Wait? What's This In My Glass?
I actually met Philippe recently and tasted the wines of Inglenook not too long ago. In short, Inglenook is one of the oldest winegrowing estates in Napa, founded in the 1880s but shut down during prohibition. It was reopened sometime after repeal but went through a long period of disrepair and fragmentation. Various companies bought up various pieces of it and for a long time, the name Inglenook was associated with cheap, sweet and innocuous jug wine. Fortunately, I have never had the joy of drinking that Inglenook, but know well about it. Since the late 1970s, Francis Ford Coppola has been trying to reassemble the property and finally purchased back the name less than a decade ago. In 2011, he hired on Philippe, former winemaker at famed Château Margaux in Bordeaux.
So all of this is perfectly fine and lovely, so what got me all up in a dither? Well, at minute 13:08 (if you don't want to listen to the whole thing, but seriously, it's only 20 minutes so just be quiet and listen to the whole thing), they begin tasting the four main wines that Inglenook makes. These are:
- Blancaneaux -- a white blend made from Rhône varietals, Roussanne, Marsanne, and Viognier
- Edizione Pennino -- a zinfandel named for Francis Ford Coppola's mother
- Napa Valley Cabernet Sauvignon -- their main Cabernet Sauvignon
- Rubicon Cabernet Sauvignon -- their estate, reserve Cabernet Sauvignon
Now, this has been happening for at least decades, if not centuries, so it's by no means nothing new. In fact, it was this very thing that catapulted California wine into the international spotlight in the 1976 "Judgement of Paris." Professional wine people were unable to tell the difference between wines from California and wines from France. And this can certainly be a good thing, as it means a certain level of quality has been reached; and I'm sure this is the sense in which Laura was surprised by the Blancaneaux. But the second thing I read this week gets closer to the point.
I'm Looking For Something With More... Je ne sais quoi
Why am I talking about this? Well, it was just announced that at the end of the year IPOB will be shutting down. I won't go into all the details as Jon Bonné does a great job summarizing over at PUNCH, including the perfectly apt description of the IPOB crowd as the indie rockers of the wine world. But what makes this interesting to me is that what IPOB discusses is what kind of wine California should be making. What kind of wine should they be making? And this is what got the purist in me hot and bothered. She says (yes the purist in me is a she, at least today), "Well, of course, they should be making whatever wine comes out of the ground, whether it's big, brash and annoyingly high in alcohol or soft, smooth and almost pretentious in its elegance. It should be wine that tastes like the ground from which is springs, pure and unadulterated in form."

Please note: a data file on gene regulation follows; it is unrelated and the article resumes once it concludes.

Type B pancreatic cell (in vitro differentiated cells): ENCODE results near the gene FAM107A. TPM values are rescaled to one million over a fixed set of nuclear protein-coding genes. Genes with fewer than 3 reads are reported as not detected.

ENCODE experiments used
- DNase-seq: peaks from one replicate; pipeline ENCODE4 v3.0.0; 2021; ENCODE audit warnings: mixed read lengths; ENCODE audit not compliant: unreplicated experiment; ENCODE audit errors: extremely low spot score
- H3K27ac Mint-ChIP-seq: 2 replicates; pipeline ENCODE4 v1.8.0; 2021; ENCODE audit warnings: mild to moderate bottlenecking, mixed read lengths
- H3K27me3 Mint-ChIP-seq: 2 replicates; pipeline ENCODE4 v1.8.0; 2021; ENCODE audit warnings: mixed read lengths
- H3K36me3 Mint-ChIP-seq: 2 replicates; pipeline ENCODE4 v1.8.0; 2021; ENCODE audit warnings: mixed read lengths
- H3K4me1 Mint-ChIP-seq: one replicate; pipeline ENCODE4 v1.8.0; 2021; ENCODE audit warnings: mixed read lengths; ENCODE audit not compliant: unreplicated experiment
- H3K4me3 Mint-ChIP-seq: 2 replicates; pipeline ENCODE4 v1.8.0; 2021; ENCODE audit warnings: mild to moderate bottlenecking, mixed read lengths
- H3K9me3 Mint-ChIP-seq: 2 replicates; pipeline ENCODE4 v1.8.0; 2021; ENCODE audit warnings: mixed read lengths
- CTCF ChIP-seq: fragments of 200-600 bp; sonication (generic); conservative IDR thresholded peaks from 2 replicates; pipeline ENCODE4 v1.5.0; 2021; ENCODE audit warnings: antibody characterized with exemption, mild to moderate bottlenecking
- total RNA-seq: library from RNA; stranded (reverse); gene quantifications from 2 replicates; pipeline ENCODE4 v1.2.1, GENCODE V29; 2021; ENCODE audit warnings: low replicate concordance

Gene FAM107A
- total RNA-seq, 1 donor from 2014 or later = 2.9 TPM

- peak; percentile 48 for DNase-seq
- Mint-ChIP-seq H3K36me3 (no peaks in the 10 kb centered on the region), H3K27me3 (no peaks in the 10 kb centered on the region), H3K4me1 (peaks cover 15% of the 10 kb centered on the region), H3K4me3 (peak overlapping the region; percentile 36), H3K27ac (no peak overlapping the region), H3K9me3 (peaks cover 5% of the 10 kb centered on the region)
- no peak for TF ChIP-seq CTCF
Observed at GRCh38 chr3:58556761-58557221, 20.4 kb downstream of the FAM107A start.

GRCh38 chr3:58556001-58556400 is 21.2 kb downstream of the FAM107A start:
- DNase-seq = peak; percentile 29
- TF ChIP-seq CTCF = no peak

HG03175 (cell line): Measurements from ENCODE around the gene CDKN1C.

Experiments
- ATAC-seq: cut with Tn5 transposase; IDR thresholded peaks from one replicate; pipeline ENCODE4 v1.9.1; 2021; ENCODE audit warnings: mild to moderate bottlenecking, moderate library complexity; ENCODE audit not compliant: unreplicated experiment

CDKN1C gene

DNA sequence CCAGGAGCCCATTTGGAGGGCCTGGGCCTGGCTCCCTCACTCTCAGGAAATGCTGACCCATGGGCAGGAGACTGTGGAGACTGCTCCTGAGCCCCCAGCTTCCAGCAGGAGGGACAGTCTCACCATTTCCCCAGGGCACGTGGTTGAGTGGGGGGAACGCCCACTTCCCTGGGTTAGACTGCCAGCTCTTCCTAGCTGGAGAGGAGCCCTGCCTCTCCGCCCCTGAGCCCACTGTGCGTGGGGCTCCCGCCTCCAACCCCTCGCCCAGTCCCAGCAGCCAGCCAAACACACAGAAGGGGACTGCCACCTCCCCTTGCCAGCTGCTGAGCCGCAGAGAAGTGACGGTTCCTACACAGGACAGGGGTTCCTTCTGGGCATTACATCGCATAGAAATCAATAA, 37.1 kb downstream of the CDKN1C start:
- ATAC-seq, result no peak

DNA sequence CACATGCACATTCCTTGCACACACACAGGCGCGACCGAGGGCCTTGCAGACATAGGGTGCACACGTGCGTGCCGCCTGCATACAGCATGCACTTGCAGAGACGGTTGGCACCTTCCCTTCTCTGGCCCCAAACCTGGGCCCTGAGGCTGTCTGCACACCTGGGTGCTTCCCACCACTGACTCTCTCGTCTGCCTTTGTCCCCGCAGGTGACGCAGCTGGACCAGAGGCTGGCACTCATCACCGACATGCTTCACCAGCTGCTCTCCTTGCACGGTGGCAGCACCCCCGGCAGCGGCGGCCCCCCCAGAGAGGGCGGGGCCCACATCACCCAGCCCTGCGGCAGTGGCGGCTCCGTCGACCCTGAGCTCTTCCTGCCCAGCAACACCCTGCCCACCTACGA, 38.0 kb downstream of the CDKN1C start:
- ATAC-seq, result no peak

But I'm not nearly that naïve (not anymore, maybe once). I know there's a lot more that goes into making wine than just picking grapes, crushing them, and sticking them in a bottle. There's decisions that people make all along the way that impact the final flavor. And a lot of these decisions don't necessarily seem like "alterations" but everything alters how the wine will finally taste. Do I plant my vineyard north/south facing or east/west? Do I leave all the grape clusters on the vine or cut a few off? Do I irrigate? Do I pick today or tomorrow? Do I use barrels? If I do, how much, how new, how toasted? Do I add sugar, acid, or tannin, or do I try and take some of that out? All right, that last one is definitely an alteration! And I try to stay away from people that make a habit of things like that. It's just not nice.
So I guess I'll ask, what kind of wine should they be making in California? And should I be able to tell that it's from California? Or does globalization extend to things like wine and so we're only headed toward more and more similar wines where pretty soon we won't be able to tell Bordeaux from Hungary, Napa from Uruguay? That sounds bad to me, but maybe, if it's like what happened to California in the 1970's, it just means that the quality of wine around the world is getting better and better. And better wine is something I can get behind.